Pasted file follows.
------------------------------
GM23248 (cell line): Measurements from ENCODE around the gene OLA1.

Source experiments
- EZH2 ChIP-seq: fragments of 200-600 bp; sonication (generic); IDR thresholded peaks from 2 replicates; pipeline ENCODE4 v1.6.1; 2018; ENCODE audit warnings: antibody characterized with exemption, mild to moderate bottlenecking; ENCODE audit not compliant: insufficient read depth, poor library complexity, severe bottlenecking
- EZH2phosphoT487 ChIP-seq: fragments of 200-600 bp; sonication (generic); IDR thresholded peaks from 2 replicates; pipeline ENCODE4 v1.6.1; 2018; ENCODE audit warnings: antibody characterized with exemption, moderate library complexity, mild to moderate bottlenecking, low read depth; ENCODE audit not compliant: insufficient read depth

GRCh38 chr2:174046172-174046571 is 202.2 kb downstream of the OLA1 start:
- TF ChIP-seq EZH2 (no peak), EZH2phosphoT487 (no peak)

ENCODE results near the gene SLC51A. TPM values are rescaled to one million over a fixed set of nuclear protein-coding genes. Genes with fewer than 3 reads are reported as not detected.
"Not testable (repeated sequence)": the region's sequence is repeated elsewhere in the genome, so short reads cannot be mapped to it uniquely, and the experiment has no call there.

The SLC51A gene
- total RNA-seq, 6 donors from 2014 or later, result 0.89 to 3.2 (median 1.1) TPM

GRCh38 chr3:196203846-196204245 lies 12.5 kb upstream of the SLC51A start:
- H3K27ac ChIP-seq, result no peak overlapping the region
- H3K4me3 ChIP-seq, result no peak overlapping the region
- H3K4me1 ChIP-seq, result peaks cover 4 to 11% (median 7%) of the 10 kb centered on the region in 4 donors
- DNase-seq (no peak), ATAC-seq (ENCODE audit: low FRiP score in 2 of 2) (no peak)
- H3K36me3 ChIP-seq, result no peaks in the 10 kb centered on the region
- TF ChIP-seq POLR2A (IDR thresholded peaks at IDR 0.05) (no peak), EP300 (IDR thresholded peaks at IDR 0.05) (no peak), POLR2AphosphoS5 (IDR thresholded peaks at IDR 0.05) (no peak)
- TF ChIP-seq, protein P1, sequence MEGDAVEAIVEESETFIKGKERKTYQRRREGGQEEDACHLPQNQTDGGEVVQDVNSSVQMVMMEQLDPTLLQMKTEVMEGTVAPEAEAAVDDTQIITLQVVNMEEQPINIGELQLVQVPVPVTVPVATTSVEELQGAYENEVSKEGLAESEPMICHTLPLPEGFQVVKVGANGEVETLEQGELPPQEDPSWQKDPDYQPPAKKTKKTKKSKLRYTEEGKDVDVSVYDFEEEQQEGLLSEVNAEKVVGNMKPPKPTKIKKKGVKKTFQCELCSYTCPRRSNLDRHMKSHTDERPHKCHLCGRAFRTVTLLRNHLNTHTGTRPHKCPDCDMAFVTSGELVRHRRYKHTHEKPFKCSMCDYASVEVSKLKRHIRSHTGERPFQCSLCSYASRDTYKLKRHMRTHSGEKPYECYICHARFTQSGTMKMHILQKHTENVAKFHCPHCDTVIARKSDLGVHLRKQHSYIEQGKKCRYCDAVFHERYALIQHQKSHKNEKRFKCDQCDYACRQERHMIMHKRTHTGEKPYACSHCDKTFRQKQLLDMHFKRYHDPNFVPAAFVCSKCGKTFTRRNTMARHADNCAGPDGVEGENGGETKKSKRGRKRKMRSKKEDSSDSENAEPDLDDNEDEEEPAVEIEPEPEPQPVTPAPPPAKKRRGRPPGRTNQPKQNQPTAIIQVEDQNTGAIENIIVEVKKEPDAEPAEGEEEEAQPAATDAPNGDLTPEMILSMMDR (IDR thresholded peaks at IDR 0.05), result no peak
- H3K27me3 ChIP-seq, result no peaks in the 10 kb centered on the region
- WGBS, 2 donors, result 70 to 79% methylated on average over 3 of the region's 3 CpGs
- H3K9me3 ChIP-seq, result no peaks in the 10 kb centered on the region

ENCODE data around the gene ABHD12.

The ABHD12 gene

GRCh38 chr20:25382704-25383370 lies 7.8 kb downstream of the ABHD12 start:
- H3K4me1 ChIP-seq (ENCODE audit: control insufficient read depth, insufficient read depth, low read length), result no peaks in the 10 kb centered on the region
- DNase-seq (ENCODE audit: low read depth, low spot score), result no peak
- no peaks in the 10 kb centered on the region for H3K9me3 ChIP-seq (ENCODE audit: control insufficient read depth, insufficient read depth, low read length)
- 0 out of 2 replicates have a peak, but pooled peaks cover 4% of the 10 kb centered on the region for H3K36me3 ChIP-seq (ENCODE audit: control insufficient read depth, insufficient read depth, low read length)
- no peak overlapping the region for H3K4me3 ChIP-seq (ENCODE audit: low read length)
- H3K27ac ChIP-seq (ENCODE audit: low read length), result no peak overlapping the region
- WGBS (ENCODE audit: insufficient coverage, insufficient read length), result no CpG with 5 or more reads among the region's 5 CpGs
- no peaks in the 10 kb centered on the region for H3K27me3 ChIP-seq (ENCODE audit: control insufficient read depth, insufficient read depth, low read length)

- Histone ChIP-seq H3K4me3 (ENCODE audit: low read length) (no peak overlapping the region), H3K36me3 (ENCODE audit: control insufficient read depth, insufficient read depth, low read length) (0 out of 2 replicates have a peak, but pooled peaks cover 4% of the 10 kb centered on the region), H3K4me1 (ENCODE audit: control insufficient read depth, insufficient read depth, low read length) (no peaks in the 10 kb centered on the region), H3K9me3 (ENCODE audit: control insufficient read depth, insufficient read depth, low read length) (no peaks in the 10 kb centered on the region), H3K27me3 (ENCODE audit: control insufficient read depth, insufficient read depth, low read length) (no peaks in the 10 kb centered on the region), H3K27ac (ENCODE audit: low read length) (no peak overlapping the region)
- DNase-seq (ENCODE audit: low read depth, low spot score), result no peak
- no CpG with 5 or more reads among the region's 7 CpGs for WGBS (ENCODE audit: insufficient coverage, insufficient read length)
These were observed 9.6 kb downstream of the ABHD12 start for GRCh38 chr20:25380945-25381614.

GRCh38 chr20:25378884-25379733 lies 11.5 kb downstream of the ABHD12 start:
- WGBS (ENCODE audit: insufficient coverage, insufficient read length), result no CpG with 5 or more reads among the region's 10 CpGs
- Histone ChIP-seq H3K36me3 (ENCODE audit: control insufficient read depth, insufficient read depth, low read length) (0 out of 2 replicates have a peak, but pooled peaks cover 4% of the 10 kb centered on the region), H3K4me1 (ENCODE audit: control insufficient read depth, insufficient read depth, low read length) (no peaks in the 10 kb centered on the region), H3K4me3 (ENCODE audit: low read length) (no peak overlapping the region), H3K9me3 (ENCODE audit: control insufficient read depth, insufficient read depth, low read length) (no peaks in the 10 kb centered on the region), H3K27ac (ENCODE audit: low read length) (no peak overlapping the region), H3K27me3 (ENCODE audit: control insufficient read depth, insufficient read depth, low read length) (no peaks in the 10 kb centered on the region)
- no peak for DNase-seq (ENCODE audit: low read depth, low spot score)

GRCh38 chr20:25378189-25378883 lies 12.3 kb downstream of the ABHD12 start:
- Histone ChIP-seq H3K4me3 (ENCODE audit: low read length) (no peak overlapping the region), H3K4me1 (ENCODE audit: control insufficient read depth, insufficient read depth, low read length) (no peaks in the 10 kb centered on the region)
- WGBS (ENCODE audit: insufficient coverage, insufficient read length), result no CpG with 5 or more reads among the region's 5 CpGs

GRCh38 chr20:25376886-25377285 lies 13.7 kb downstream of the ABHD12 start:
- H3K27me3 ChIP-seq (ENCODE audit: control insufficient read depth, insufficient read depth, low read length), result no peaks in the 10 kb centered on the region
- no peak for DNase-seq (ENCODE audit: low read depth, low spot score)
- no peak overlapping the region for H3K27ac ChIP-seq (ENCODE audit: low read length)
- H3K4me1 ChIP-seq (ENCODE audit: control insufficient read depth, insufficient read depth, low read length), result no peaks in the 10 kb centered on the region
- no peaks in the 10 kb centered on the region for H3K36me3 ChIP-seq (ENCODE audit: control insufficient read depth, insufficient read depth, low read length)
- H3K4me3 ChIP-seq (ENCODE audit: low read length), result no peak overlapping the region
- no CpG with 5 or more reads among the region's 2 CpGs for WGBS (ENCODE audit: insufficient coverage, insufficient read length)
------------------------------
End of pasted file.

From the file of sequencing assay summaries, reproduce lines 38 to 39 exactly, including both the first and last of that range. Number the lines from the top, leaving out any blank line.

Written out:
- WGBS (ENCODE audit: insufficient coverage, insufficient read length), result no CpG with 5 or more reads among the region's 10 CpGs
- Histone ChIP-seq H3K36me3 (ENCODE audit: control insufficient read depth, insufficient read depth, low read length) (0 out of 2 replicates have a peak, but pooled peaks cover 4% of the 10 kb centered on the region), H3K4me1 (ENCODE audit: control insufficient read depth, insufficient read depth, low read length) (no peaks in the 10 kb centered on the region), H3K4me3 (ENCODE audit: low read length) (no peak overlapping the region), H3K9me3 (ENCODE audit: control insufficient read depth, insufficient read depth, low read length) (no peaks in the 10 kb centered on the region), H3K27ac (ENCODE audit: low read length) (no peak overlapping the region), H3K27me3 (ENCODE audit: control insufficient read depth, insufficient read depth, low read length) (no peaks in the 10 kb centered on the region)